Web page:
The transaction must be approved in advance whenever practicable, and if not practicable, must be ratified as promptly as practicable.
The Board or relevant committee will review the transaction annually to determine whether it continues to be in the company’s best interests.

The Directors and Corporate Governance Committee has approved the following employment relationships which are considered related-party transactions under the SEC rules.

We have three current employees who are relatives of executive officers. Dr. John Bamforth, vice president, chief marketing officer, Lilly Bio-Medicines, is the spouse of Dr. Susan Mahony, an executive officer. Myles O’Neill, senior vice president, global drug products, is the spouse of Dr. Fionnuala Walsh, an executive officer. Finally, Andrew Lechleiter, advisor, strategy and operations, Amyvid, is the son of Dr. John Lechleiter, Lilly's CEO. For 2015, these three employees received compensation, including cash compensation, and, in the case of Dr. Bamforth and Mr. O'Neill, equity grants, of between $176,000 and $1.5 million.

All three individuals participate in the company’s benefit programs generally available to U.S. employees. Their compensation is consistent with the compensation paid to other employees at their levels and with the Company's overall compensation principles based on their years of experience, performance, and positions within the company.

Communication with the Board of Directors

You may send written communications to one or more members of the Board, addressed to:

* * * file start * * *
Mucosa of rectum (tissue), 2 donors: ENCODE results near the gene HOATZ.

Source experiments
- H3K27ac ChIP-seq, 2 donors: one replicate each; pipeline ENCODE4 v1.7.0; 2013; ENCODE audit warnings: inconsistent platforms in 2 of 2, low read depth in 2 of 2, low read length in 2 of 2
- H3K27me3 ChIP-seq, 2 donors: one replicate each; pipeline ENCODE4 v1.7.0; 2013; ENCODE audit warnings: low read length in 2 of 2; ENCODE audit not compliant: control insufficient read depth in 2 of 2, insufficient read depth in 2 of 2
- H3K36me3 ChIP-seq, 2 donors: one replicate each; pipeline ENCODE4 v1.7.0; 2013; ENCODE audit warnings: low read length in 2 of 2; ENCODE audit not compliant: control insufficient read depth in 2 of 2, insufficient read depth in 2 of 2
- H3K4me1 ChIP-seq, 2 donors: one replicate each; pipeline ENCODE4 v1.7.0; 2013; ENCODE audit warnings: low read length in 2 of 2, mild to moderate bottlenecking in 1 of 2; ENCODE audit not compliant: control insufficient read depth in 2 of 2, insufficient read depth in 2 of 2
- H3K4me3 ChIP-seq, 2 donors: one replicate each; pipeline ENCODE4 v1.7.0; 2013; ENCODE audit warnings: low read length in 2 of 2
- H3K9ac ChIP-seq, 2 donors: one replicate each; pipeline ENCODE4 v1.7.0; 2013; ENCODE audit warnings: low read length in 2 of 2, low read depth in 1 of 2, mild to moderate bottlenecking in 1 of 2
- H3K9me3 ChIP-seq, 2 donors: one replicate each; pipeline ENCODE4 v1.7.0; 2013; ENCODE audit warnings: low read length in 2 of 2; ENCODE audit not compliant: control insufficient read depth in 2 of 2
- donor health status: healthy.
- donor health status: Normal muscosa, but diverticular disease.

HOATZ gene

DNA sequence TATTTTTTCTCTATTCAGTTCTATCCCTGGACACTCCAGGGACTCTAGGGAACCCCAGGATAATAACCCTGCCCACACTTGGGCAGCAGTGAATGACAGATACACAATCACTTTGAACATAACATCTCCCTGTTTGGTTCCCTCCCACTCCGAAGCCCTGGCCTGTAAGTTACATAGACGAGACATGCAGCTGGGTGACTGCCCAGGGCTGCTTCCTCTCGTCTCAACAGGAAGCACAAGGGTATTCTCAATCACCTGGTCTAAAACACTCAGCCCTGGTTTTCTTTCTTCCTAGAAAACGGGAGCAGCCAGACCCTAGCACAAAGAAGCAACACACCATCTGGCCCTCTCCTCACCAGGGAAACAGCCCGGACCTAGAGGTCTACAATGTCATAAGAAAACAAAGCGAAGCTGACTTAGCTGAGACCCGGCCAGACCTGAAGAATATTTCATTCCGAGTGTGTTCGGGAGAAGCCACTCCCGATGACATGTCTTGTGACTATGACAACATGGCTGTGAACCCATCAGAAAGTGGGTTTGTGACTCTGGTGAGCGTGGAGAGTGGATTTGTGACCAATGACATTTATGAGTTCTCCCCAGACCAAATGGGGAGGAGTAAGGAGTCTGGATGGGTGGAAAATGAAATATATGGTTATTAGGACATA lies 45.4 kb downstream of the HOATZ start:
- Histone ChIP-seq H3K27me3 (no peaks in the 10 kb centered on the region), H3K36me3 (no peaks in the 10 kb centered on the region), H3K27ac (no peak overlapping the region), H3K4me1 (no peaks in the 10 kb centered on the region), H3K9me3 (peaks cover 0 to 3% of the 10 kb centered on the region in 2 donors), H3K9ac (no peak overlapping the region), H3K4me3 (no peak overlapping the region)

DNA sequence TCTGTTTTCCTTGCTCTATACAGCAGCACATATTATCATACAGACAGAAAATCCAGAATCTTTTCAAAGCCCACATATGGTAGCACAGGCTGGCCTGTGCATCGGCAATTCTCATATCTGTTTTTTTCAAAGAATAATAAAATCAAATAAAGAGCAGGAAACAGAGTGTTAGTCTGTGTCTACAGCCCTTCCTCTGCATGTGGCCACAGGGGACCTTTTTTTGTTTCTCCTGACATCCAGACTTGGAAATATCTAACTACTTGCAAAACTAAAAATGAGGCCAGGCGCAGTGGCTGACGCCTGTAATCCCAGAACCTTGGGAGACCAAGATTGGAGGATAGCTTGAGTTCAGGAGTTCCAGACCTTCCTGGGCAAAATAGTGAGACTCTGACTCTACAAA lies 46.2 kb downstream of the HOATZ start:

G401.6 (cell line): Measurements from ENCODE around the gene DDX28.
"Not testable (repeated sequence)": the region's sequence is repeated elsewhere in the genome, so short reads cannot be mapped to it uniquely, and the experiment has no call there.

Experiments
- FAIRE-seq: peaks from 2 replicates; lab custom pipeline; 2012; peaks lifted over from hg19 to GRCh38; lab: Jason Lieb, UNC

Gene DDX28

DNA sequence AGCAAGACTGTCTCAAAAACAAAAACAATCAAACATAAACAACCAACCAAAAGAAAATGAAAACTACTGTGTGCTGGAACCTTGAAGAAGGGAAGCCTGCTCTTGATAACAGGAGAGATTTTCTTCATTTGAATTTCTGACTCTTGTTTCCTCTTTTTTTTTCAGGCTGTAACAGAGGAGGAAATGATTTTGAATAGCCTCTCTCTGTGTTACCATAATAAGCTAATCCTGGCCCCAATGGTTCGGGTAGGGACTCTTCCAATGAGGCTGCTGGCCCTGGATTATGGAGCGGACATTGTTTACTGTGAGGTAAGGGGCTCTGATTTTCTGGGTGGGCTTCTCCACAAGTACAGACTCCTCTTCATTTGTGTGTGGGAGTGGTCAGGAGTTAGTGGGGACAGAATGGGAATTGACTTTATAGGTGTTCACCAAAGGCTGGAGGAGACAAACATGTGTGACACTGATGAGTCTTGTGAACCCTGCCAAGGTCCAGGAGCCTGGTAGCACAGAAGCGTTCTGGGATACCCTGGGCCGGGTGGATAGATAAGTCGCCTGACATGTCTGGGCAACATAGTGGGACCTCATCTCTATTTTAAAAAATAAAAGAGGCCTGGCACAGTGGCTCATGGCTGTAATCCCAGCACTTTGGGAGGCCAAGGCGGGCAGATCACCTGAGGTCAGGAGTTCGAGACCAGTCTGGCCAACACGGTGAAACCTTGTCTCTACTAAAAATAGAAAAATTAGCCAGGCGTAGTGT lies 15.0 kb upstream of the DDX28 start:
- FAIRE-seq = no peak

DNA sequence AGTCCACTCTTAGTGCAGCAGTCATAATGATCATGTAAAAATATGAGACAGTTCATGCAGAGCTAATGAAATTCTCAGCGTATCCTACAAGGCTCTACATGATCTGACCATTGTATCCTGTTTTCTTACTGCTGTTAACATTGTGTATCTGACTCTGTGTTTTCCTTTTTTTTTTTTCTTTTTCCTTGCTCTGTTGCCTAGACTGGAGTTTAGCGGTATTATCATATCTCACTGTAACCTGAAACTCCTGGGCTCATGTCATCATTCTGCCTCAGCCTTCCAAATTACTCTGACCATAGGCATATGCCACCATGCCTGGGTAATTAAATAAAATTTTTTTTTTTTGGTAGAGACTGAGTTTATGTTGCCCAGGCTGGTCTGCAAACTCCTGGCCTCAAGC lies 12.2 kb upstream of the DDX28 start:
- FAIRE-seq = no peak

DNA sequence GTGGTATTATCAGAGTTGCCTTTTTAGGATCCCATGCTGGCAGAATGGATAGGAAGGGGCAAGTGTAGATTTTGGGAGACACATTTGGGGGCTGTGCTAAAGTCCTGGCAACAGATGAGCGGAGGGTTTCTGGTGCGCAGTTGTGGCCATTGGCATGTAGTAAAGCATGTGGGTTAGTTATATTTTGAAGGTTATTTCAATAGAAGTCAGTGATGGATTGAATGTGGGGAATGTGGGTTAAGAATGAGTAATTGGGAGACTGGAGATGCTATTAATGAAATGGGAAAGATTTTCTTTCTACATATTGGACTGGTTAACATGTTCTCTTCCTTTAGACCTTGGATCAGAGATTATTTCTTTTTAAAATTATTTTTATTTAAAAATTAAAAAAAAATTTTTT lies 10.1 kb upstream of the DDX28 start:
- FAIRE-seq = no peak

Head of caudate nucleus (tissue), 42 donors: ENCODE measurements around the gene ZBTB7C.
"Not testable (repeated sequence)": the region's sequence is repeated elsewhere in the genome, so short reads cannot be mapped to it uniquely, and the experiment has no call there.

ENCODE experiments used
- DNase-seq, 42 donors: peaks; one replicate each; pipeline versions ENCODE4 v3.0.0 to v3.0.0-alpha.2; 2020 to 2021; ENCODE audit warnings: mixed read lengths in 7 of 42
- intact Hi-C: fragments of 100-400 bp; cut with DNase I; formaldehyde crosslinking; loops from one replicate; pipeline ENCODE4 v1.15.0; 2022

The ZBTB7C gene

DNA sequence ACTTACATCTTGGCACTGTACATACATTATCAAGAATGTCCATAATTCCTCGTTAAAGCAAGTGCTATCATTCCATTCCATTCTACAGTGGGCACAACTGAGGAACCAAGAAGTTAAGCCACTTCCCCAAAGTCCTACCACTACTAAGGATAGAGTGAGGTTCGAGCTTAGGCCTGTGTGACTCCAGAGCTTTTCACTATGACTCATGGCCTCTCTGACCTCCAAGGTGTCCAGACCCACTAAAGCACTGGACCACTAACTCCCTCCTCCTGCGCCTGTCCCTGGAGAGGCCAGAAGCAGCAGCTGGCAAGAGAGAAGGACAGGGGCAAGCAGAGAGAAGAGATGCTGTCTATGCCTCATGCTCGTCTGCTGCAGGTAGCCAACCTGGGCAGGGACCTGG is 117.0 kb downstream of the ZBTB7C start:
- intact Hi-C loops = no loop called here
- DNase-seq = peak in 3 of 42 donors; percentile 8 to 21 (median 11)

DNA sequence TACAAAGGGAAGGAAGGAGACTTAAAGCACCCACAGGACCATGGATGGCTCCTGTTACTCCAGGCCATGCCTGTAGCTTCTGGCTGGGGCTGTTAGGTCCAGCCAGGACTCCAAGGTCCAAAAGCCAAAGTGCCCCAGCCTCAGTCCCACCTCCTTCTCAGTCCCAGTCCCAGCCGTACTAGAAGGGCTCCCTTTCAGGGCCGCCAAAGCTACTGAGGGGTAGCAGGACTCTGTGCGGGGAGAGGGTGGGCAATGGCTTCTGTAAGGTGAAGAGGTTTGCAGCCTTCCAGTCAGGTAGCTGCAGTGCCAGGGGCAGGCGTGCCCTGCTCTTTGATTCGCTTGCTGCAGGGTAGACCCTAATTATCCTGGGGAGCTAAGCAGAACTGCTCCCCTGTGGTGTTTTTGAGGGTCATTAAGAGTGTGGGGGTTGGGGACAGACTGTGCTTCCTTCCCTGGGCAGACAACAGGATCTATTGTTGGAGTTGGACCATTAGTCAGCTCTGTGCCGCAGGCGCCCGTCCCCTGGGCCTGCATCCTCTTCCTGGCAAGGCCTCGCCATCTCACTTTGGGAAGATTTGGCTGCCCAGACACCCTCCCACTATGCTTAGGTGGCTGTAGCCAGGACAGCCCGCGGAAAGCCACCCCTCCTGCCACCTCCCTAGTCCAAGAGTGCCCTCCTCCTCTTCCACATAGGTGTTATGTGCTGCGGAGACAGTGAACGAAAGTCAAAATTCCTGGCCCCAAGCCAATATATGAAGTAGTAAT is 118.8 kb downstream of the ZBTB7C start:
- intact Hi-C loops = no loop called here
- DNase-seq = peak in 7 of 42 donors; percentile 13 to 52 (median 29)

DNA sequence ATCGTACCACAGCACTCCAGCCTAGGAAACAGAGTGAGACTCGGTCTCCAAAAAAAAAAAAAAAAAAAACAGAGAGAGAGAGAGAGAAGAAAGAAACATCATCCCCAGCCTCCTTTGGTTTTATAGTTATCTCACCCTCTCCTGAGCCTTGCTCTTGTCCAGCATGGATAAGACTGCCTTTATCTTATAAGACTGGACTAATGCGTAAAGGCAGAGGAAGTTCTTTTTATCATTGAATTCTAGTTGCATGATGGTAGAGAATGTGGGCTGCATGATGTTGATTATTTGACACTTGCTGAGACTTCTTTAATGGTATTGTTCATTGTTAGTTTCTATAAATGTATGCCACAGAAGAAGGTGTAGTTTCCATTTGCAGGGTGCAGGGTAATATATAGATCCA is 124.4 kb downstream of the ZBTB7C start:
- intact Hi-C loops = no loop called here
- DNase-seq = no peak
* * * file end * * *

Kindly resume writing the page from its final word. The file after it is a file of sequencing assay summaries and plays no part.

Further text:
Board of Directors
Eli Lilly and Company
c/o Corporate Secretary
Lilly Corporate Center
Indianapolis, IN 46285

Shareholder Engagement on Governance Issues

Each year, the company engages large shareholders and other key constituents to discuss key areas of interest or concern related to corporate governance, as well as any specific issues for the coming proxy season. In 2015, we spoke with a number of our largest investors. Issues discussed included shareholders' perspectives regarding a potential management proposal to eliminate the company's classified board and supermajority voting requirements, proxy access, board composition and recruitment, and the company's executive compensation, among other topics. The overall tone from these conversations was positive and the investors with whom we spoke were generally supportive of our overall compensation and governance policies. We have shared the feedback we received from these conversations with our Compensation Committee and Directors and Corporate Governance Committee. We are committed to continuing to engage with our investors to ensure their diverse perspectives are thoughtfully considered.